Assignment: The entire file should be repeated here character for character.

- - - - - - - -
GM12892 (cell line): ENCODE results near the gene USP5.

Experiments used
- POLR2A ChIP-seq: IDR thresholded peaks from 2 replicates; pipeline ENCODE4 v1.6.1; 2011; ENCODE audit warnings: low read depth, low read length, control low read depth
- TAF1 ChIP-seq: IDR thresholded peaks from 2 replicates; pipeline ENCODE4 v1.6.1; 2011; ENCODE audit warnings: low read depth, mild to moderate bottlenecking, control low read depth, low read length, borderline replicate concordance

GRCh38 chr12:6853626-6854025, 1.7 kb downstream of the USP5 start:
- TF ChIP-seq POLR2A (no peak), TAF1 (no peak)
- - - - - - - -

GM12892 (cell line): ENCODE results near the gene USP5.

Experiments used
- POLR2A ChIP-seq: IDR thresholded peaks from 2 replicates; pipeline ENCODE4 v1.6.1; 2011; ENCODE audit warnings: low read depth, low read length, control low read depth
- TAF1 ChIP-seq: IDR thresholded peaks from 2 replicates; pipeline ENCODE4 v1.6.1; 2011; ENCODE audit warnings: low read depth, mild to moderate bottlenecking, control low read depth, low read length, borderline replicate concordance

GRCh38 chr12:6853626-6854025, 1.7 kb downstream of the USP5 start:
- TF ChIP-seq POLR2A (no peak), TAF1 (no peak)